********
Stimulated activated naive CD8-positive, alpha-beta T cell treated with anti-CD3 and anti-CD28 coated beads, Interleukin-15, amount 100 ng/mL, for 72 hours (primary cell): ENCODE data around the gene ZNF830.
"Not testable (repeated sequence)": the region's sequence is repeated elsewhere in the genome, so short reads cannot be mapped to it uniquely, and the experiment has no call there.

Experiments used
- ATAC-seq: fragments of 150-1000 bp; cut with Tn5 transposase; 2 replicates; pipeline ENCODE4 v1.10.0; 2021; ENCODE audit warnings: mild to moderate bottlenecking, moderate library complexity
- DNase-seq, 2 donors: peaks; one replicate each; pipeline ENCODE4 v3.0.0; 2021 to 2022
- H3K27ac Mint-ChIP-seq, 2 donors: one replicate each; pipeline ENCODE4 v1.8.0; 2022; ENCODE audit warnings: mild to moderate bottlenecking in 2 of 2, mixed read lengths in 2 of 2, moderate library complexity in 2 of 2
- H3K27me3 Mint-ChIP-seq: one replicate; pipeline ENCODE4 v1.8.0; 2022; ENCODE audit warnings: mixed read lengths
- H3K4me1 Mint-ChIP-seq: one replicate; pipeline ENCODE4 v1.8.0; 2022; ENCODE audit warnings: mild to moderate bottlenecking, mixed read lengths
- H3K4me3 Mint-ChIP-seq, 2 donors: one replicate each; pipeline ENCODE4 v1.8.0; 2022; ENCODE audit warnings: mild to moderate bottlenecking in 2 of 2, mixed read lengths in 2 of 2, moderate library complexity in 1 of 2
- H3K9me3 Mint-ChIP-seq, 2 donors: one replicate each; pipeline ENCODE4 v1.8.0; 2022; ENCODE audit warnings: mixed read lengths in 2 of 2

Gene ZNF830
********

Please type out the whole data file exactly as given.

Stimulated activated naive CD8-positive, alpha-beta T cell treated with anti-CD3 and anti-CD28 coated beads, Interleukin-15, amount 100 ng/mL, for 72 hours (primary cell): ENCODE data around the gene ZNF830.
"Not testable (repeated sequence)": the region's sequence is repeated elsewhere in the genome, so short reads cannot be mapped to it uniquely, and the experiment has no call there.

Experiments used
- ATAC-seq: fragments of 150-1000 bp; cut with Tn5 transposase; 2 replicates; pipeline ENCODE4 v1.10.0; 2021; ENCODE audit warnings: mild to moderate bottlenecking, moderate library complexity
- DNase-seq, 2 donors: peaks; one replicate each; pipeline ENCODE4 v3.0.0; 2021 to 2022
- H3K27ac Mint-ChIP-seq, 2 donors: one replicate each; pipeline ENCODE4 v1.8.0; 2022; ENCODE audit warnings: mild to moderate bottlenecking in 2 of 2, mixed read lengths in 2 of 2, moderate library complexity in 2 of 2
- H3K27me3 Mint-ChIP-seq: one replicate; pipeline ENCODE4 v1.8.0; 2022; ENCODE audit warnings: mixed read lengths
- H3K4me1 Mint-ChIP-seq: one replicate; pipeline ENCODE4 v1.8.0; 2022; ENCODE audit warnings: mild to moderate bottlenecking, mixed read lengths
- H3K4me3 Mint-ChIP-seq, 2 donors: one replicate each; pipeline ENCODE4 v1.8.0; 2022; ENCODE audit warnings: mild to moderate bottlenecking in 2 of 2, mixed read lengths in 2 of 2, moderate library complexity in 1 of 2
- H3K9me3 Mint-ChIP-seq, 2 donors: one replicate each; pipeline ENCODE4 v1.8.0; 2022; ENCODE audit warnings: mixed read lengths in 2 of 2

Gene ZNF830